If John Fox is let go, who should be on Bears’ list to replace him?

The Chicago Sun-Times’ Adam L. Jahns and WGN Radio’s Adam Hoge have co-hosted a Bears podcast since the 2015 season. The “Hoge & Jahns Podcast” can be found on chicago.suntimes.com and wgnradio.com. It’s also available on the WGN Radio app, iTunes and the TuneIn app.

Adam L. Jahns: The Bears are seemingly at a crossroads again with their head coach. That was an awful loss for John Fox against the Aaron Rodgers-less Packers. It was disheartening. With seven games remaining, rookie Mitch Trubisky’s success can change Fox’s narrative. But the Bears’ brass needs to be proactive. They need to be prepared for change. At the very least, it’s time to take stock of possible replacements for Fox. Josh McDaniels? Jim Harbaugh? Dave Toub?

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Adam Hoge: I take it you’re not a fan of Jon Gruden? As the Patriots’ offensive coordinator, McDaniels is going to be the hottest name. He was too young when he took the Broncos’ job in 2009, and now he has 14 years learning under Bill Belichick. He’s still only 41. That said, McDaniels might want control over the roster. That’s not something he’s going to get here. I’m not sure it’s a great fit.

Patriots offensive coordinator Josh McDaniels. (AP)

Jahns: He’s a fit because if you’re prioritizing offensive minds, he must be considered along with Gruden — who is a long shot to leave ESPN — and Harbaugh. Every new coach will surely fight for some roster control, too. Speaking of Harbaugh, I’m not on his bandwagon. He turned Michigan into a winner again, but it’s not because of their offenses. The Wolverines’ quarterback play has been subpar. Everyone also seems to forget that he benefitted from great defenses in San Francisco. Are we sure Vic Fangio wants to work with him again? Does Fangio really want to stay in Chicago?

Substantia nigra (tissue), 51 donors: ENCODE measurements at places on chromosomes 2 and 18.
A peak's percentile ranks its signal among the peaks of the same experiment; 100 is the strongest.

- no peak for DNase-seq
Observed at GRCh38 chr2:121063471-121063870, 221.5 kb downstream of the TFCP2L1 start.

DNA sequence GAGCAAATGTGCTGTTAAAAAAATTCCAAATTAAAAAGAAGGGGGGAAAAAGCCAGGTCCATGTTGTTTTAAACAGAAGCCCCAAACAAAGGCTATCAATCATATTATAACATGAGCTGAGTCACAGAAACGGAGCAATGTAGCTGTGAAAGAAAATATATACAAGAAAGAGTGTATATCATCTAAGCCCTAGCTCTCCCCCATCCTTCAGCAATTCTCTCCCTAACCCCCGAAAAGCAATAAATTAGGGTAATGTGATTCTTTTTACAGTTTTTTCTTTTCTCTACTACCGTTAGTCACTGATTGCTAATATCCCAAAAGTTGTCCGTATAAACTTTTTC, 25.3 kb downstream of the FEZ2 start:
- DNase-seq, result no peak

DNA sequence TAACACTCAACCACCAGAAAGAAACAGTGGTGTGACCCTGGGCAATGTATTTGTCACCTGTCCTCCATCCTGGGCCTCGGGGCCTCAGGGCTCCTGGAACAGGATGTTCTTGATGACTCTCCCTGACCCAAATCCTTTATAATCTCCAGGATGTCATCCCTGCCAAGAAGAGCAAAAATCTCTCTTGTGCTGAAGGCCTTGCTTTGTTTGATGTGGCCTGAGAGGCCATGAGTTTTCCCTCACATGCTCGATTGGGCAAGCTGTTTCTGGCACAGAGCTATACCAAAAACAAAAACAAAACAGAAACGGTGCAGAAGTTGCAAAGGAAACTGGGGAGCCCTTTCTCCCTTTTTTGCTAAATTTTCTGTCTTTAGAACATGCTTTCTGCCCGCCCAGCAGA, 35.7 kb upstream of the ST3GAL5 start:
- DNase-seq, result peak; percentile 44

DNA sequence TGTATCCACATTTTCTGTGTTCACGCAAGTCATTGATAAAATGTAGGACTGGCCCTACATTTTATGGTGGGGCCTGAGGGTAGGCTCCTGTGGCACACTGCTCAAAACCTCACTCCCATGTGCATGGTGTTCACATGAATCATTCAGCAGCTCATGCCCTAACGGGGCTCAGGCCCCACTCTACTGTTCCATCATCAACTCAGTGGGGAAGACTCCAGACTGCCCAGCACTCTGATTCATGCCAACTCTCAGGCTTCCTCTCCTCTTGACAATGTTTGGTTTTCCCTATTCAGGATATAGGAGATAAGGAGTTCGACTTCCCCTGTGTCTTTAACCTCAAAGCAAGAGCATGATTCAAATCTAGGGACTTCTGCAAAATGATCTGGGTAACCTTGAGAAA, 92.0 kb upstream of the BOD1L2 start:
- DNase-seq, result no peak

Hoge: Harbaugh’s results speak for themselves, though. The 49ers were bad before he got there, and they are bad now that he’s gone. But while he was there? Three NFC championship appearances and one Super Bowl appearance. You can’t ignore Harbaugh’s clashes with the front office in San Francisco, but former general manager Trent Baalke shared the bulk of the blame.

Jahns: Fine, Harbaugh stays on the list. But luring him out of Ann Arbor will require the Bears to spend more money than they’d prefer. He’s under contract with Michigan. He’s reportedly making $7 million this season, and that will increase. Before going all-in on Harbaugh, some NFL offensive coordinators should be vetted first: Pat Shurmur (Vikings), Frank Reich (Eagles), Jim Bob Cooter (Lions), Harold Goodwin (Cardinals) and Todd Downing (Raiders). Eagles quarterbacks coach John DeFilippo and Lions defensive coordinator Teryl Austin also warrant consideration. And so does Toub, the Bears’ former special-teams coordinator who is now with the Chiefs.

Hoge: Toub should be high on the list. Too many are caught up in the idea of bringing in an offensive head coach. You can’t ignore the other two phases. Look at the Marc Trestman era. Special-teams coordinators work with offensive and defensive players and often aid head coaches with administrative duties. Too many first-time coaches underestimate all the responsibilities of being in charge. Toub is more prepared than most of these young, hot-shot coordinators. He already has deep knowledge of the Bears’ organization and is well respected across the league, which will help him hire quality coordinators.

Jahns: Teams pass over Toub every year. Everyone should be asking why. Figuring that out could be general manager Ryan Pace’s job soon enough. But first, he needs a list. It’s important that the Bears have one ready — call it a plan of attack — if parting ways with Fox is deemed best. Several teams are expected to be looking for new coaches after this season.

Follow Jahns and Hoge on Twitter @adamjahns and @AdamHoge.